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Challenge Your Limitations…The 4 P’s To Accomplishing Crazy Dreams

After years of competing in ultra-distance endurance events, I’ve come to realize that the mind and body can be pushed to limits far beyond our expectations. This was confirmed recently as I completed a 205 mile, mountainous run around Lake Tahoe climbing up over 40,000 vertical feet and sleeping just 90 minutes in 76 ½ hours. See full race report.

While I have challenged myself in different endurance events, I have also pushed myself in my career. Early on whehttp://www.older.summitinggroup.com/ignore-your-limitations-76-%C2%BD-hours-running-around-lake-tahoe/n faced with an insurmountable obstacle, I would ask, “Can I complete the task?” A mentor suggested I add “How” to the front of that sentence so it reads, “How can I complete the task?” It changes the dialogue completely.

Succeeding in an endurance event is no different from succeeding at work. Follow these 4 P’s to increase your odds for a triumphant outcome.

1. PONDER

Dream big and develop your BHAGs (Big Hairy Audacious Goals). Steven Covey or any time-management expert will suggest you put together your Life’s List which requires time pondering what you want to accomplish. Too often we like to take the safe route and do what is easy and comfortable or just let life pass on by. In an earlier post, I wrote that “Every Once in Awhile It’s Good to be Nervous” which shows you are testing yourself and going outside the comfort zone. This is a great way to challenge one’s perceived limitations and build that list.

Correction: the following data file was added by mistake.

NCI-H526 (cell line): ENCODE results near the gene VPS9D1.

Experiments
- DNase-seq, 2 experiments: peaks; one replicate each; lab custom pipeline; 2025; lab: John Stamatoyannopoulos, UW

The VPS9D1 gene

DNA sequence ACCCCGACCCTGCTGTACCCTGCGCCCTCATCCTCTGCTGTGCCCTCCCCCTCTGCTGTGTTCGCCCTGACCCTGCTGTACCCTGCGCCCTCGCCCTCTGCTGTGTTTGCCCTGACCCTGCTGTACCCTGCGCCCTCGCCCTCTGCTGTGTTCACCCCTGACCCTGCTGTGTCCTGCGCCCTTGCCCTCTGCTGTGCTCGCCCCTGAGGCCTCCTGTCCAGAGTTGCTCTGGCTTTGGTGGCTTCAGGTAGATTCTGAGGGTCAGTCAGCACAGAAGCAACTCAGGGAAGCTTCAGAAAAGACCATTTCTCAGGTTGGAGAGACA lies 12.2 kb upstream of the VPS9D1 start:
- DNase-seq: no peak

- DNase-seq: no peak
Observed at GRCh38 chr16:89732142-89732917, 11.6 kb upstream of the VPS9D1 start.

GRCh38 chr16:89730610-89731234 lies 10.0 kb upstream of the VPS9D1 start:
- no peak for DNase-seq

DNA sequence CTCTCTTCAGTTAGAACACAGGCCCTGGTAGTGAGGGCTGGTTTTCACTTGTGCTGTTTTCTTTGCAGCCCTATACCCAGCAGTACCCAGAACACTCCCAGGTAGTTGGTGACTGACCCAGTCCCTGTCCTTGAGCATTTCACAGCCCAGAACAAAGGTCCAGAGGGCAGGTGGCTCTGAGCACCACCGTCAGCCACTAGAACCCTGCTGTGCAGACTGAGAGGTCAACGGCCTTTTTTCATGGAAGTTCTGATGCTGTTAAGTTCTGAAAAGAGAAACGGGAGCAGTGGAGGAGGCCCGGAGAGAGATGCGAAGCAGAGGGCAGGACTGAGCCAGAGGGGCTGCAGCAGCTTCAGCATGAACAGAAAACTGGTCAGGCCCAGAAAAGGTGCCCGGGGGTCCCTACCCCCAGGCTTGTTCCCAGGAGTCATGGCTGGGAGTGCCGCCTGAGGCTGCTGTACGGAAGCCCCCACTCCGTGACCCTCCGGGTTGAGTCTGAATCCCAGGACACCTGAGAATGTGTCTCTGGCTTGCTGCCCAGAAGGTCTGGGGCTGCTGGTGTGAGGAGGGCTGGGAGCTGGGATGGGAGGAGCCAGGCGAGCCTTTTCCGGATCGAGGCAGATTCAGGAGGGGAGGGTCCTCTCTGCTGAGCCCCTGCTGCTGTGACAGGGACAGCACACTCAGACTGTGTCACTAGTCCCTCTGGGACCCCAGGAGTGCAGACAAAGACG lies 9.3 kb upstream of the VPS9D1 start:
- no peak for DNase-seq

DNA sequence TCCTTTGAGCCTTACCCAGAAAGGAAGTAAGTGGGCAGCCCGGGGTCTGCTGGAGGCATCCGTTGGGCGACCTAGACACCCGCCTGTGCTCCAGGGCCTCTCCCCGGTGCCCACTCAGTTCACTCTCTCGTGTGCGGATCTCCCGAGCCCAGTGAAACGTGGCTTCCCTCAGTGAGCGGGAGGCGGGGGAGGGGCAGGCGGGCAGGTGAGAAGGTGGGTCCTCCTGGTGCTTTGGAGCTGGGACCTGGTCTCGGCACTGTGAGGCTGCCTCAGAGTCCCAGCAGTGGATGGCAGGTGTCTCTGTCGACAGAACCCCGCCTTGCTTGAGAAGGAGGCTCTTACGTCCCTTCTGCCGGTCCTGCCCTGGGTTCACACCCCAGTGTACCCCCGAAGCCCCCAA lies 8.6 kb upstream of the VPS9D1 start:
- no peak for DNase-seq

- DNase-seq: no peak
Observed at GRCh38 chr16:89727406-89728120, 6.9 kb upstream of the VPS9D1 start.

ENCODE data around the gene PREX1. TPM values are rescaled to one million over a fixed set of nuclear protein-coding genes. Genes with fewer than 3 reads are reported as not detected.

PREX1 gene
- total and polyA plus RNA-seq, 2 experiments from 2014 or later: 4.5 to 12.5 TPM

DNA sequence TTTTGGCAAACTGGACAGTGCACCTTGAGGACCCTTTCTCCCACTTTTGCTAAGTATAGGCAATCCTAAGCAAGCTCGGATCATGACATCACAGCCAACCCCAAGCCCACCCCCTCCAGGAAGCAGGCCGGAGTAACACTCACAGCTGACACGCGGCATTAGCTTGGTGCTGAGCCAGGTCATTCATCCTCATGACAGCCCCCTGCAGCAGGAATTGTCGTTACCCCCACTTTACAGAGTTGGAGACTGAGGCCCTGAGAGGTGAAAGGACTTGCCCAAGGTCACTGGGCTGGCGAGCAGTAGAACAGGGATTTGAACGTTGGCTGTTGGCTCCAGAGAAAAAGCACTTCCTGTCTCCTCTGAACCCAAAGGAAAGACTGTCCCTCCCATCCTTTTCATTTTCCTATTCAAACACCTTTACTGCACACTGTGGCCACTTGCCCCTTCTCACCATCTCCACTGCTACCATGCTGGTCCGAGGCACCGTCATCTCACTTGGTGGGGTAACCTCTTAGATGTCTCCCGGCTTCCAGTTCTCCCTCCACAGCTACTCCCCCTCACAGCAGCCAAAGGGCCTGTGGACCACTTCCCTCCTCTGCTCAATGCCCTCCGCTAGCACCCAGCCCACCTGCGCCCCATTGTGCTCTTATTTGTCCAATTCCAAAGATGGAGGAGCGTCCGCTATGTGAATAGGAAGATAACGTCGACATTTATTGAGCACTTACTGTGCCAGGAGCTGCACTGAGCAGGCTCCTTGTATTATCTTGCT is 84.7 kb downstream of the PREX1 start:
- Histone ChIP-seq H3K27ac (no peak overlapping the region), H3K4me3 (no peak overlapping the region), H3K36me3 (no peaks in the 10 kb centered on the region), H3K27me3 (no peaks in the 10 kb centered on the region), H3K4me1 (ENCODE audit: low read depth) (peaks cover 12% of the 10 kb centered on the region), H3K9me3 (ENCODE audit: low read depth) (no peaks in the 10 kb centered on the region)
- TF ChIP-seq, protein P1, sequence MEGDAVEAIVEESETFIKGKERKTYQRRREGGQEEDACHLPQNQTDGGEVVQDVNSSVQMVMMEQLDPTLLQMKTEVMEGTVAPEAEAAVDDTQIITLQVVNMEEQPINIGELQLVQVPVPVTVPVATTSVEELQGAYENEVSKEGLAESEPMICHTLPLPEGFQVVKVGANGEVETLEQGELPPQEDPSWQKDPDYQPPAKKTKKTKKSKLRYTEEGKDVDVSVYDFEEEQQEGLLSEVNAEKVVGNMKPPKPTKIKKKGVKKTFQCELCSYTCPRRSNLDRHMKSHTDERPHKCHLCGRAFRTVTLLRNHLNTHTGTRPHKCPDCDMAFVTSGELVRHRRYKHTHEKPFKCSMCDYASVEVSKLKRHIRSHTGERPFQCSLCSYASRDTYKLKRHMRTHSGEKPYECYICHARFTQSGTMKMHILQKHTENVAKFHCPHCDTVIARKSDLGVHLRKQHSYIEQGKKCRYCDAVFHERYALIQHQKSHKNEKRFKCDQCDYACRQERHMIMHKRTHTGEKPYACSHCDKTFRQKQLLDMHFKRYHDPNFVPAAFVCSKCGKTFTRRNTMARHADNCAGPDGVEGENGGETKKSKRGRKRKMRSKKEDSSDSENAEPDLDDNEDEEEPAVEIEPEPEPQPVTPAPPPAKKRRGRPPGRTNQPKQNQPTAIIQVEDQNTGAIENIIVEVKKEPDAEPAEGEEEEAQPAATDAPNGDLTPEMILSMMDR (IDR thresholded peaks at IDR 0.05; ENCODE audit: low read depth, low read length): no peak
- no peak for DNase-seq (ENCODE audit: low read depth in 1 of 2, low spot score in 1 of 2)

Bill Gates is famous for his “Think Weeks” where he goes into seclusion to rethink his goals and aspirations. While that sounds exotic and life altering, I find other ways to ponder aspirations since my wife probably wouldn’t buy into Bill’s concept. As I spend hours on a bicycle or a running trail, I find this is a good time when I can just think. And Siri helps me record those ideas. In fact, most of my blog posts have been started, and partially written while out on a run in the foothills behind my house. Where is your place to ponder and how are you capturing your ideas?

2. PLAN

French aviator and children’s author, Antoine de Saint-Exupery, said, “A goal without a plan is just a wish.” Pondering about what you want to accomplish is great but at some point you have to put pen to paper and do it. I’m sure a lot of people dreamed of climbing Mt Everest before Sir Edmund Hillary did it in 1953. In the nine months leading up to the Tahoe 200, I followed a detailed plan that had me exercising 6 days a week and some weeks either riding or running over 25 hours. I had a plan. I followed the plan…for the most part.

Sometimes the shit, however, does hit the fan. People quit, strategies change, or injuries occur. If you find yourself constantly changing your plan, ask yourself, “Was the plan realistic?”

For any endurance event, getting to the start line healthy and uninjured is often more daunting than getting to the finish line. Invariably, you will get injured and need rest. An injury caught early can easily be repaired. This is the same as working on long projects when problems occur. When teaching a Project Management class, I used to quote Machiavelli “Small problems are difficult to see, but easy to fix. However, when you let these problems develop, they are easy to see but very difficult to fix.” Focus on the small things so they don’t get big.